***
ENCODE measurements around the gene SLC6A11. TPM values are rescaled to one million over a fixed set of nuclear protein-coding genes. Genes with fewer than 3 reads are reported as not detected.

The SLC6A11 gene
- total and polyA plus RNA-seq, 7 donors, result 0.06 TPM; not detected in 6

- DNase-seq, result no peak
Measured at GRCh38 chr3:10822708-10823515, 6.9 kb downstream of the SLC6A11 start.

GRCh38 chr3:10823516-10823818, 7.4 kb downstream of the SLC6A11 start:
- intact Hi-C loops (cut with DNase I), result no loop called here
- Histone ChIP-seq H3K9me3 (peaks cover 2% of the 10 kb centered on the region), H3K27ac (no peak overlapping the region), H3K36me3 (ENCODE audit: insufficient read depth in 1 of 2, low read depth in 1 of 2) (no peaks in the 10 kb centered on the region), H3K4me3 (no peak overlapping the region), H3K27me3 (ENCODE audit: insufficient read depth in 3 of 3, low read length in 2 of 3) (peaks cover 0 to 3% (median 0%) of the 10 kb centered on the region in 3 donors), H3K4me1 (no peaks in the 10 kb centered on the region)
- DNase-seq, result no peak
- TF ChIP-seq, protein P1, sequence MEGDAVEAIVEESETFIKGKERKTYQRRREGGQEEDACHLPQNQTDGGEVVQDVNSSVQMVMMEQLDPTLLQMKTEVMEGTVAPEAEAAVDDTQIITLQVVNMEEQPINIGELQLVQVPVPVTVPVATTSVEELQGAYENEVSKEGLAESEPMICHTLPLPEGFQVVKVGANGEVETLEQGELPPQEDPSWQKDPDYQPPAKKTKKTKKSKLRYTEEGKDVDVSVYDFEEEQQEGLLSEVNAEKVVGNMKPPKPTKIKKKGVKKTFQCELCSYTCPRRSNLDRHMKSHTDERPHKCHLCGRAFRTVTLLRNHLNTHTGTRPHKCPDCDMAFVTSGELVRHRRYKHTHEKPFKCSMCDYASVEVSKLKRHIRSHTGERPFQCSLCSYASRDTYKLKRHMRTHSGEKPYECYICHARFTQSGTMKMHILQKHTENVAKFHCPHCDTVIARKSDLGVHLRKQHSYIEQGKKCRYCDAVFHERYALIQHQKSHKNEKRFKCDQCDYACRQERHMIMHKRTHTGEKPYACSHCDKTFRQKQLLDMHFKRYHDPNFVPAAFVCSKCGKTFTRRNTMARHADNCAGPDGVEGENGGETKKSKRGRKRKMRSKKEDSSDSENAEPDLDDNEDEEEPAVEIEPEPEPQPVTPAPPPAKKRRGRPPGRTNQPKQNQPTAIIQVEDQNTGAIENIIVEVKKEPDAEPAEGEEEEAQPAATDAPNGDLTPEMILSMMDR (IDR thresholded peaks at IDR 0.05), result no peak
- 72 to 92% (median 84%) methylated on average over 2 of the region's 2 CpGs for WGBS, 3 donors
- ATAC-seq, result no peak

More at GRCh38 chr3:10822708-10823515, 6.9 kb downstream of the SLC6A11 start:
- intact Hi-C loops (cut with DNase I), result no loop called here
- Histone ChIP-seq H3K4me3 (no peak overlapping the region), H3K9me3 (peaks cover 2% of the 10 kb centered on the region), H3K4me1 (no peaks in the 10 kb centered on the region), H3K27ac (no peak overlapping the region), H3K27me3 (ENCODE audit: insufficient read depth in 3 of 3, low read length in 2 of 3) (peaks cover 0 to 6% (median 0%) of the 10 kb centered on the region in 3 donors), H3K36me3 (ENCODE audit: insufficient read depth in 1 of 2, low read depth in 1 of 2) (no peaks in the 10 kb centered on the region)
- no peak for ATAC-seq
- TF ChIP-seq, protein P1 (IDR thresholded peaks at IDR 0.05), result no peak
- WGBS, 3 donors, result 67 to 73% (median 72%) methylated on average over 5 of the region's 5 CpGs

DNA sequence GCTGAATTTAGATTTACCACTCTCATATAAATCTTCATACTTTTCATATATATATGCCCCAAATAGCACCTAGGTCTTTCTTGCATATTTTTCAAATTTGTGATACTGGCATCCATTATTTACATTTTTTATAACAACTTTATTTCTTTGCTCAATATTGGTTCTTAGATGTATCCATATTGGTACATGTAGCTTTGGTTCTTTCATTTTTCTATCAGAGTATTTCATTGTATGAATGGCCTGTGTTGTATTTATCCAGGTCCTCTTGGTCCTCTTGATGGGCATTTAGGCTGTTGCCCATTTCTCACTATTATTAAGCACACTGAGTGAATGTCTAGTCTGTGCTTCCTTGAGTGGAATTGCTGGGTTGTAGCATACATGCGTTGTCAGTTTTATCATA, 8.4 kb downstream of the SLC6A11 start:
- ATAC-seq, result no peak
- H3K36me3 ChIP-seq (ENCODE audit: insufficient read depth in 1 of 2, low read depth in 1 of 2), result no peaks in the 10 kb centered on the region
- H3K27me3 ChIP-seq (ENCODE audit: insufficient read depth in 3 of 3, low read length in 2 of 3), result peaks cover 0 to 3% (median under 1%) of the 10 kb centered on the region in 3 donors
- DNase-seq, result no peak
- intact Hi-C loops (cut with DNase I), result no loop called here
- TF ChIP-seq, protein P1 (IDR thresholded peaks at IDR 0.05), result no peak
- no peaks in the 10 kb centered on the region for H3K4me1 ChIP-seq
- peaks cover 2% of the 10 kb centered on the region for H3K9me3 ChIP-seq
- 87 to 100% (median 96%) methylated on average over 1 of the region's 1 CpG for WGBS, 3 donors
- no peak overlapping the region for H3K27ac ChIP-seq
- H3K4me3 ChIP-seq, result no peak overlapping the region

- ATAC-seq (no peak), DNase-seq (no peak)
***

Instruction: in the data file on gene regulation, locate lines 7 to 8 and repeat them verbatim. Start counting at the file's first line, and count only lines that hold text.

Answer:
- intact Hi-C loops (cut with DNase I), result no loop called here
- Histone ChIP-seq H3K9me3 (peaks cover 2% of the 10 kb centered on the region), H3K27ac (no peak overlapping the region), H3K36me3 (ENCODE audit: insufficient read depth in 1 of 2, low read depth in 1 of 2) (no peaks in the 10 kb centered on the region), H3K4me3 (no peak overlapping the region), H3K27me3 (ENCODE audit: insufficient read depth in 3 of 3, low read length in 2 of 3) (peaks cover 0 to 3% (median 0%) of the 10 kb centered on the region in 3 donors), H3K4me1 (no peaks in the 10 kb centered on the region)